Walking on Snow

Snowshoeing may not offer the rush of skiing, but this peaceful activity may be what many leaders need in such stressful times.

See the latest issue of Briefings at newsstands or read in our new format here.

Snow coats the landscape—light and fluffy, the kind that makes you sink to your shins. After a few struggling steps, you’re ready to go back inside and just look at the snow through the window. But strap on a pair of snowshoes and it’s a different story. Used by indigenous people for thousands of years, snowshoes’ elongated design disperses weight to allow the average person to do the seemingly impossible: walk on top of deep snow.

This winter, with the pandemic marching on, the crowds that a ski resort may attract might leave some active snow fans behind. That is, unless they’ve taken up this novel activity.

“It’s just like hiking, only in the winter,” says Susan Wowk, who over the past five years has become an avid snowshoer in northern Colorado. Indeed, fans say snowshoeing offers a unique way to disconnect: all it takes is a stroll through a snowy park or, for the more adventurous, into deep snow in the woods. For leaders, this may be especially appealing—a refreshing workout and an encounter with nature that’s not only good for physical health but also improves mental outlook.

“We’ve lost our connection to the land,” says Aaron Leggett, who works as a special exhibits curator at the Anchorage Museum in Alaska and is also a cultural historian of Alaska’s Dena'ina people, who have been using snowshoes for centuries. “For many people, there is no better way to reconnect than to go out on snowshoes.”

(click the image below to enlarge)



To be sure, snowshoeing is much more of a trudge than the long treks of cross-country skiing, for example. And it certainly doesn’t offer the speed and adrenaline rush of downhill skiing. But snowshoeing does invite exploration of out-of-the-way places. Modern snowshoes, which tend to be small and lightweight—made from plastic, aluminum, or composite—make it as easy as strapping them on and taking a step off. No path necessary. “I love how you can make snowshoeing whatever you want, a leisurely stroll or intensive exercise,” adds Wowk, whose enthusiasm for the sport includes being co-owner and editor of Snowshoe Magazine.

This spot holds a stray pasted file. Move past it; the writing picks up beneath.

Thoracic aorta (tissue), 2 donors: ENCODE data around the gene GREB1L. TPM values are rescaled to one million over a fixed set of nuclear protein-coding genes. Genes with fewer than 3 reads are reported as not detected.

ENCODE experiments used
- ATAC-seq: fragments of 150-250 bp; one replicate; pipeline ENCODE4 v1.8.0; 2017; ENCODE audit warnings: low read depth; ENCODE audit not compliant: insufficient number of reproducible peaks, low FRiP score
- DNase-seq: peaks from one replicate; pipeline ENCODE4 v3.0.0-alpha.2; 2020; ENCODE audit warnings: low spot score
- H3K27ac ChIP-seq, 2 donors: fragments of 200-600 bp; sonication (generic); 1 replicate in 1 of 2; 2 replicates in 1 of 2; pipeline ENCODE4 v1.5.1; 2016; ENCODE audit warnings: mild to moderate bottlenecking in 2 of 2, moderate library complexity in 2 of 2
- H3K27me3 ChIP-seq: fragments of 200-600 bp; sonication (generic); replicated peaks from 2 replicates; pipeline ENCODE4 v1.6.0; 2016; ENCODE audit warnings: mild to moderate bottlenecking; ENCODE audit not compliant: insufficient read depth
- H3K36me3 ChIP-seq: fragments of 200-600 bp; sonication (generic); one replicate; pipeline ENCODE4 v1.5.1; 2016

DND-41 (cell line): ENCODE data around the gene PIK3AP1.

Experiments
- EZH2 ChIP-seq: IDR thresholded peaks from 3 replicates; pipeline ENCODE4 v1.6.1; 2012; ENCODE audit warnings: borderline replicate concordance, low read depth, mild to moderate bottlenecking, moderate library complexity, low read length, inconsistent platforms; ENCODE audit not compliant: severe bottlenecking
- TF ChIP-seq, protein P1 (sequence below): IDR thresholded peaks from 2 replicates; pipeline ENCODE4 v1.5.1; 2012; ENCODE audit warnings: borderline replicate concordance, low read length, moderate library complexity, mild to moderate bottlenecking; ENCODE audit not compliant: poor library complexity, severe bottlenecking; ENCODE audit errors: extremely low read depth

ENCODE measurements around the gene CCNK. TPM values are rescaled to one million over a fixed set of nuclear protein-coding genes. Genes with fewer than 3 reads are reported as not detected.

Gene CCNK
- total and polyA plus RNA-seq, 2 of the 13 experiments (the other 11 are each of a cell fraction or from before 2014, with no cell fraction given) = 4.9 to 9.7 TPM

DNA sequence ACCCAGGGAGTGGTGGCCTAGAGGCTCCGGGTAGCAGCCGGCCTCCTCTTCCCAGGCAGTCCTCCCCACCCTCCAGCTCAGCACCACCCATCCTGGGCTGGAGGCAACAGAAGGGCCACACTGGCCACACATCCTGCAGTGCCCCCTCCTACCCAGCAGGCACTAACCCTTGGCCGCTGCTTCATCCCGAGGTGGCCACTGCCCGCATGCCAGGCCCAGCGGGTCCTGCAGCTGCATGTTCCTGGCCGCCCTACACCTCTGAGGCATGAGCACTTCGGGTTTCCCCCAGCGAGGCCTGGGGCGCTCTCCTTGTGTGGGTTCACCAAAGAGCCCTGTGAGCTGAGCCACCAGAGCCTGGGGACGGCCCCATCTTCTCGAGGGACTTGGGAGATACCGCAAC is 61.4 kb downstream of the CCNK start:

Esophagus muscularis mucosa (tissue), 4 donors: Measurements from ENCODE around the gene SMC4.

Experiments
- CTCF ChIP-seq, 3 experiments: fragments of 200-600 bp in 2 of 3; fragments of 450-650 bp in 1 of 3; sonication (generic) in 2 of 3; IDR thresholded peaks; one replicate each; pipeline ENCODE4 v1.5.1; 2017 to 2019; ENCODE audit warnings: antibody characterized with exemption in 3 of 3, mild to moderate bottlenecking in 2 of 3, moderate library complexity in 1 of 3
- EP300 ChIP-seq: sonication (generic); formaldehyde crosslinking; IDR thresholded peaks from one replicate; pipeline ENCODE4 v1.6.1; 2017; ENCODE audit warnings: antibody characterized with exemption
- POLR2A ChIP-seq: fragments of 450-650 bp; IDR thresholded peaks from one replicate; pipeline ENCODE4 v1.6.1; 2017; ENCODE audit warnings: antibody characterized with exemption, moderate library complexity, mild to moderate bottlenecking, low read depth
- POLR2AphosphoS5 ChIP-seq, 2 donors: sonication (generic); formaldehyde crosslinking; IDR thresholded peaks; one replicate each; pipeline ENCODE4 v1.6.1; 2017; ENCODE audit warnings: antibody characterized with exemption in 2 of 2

What few modern snowshoers may realize is they are actually walking in the footsteps of indigenous peoples who developed this technology more than 5,000 years ago. It’s believed that the first people who migrated from Asia across the Bering Land Bridge into North America came on snowshoes. Over the centuries, indigenous people from Alaska to the Great Lakes to Canada perfected their own unique designs of wooden snowshoes based on their local terrain and winter conditions. For example, oval “bear paw” shapes are good for navigating thick woods and hills, while diamond shapes with pointed toes and tails break through crusty snow.

Among the Dena'ina people, Leggett says, snowshoes were the backbone of the culture, allowing travel over long distances while carrying heavy loads. Their process for making snowshoes started with selecting the perfect straight-grained birch—wood that could be steamed and bent, without splitting, to form the curve of the snowshoe. Once the wooden frame was made, the snowshoes were webbed with thin strips of semi-tanned leather.

Today, only a few traditional snowshoe makers remain, but there has been a small revival of this nearly lost art. Although Leggett is not a regular snowshoer, he says this winter will change that. “During the pandemic, snowshoeing is one way not to feel isolated during winter. You can go out and take stock of the world you live in.”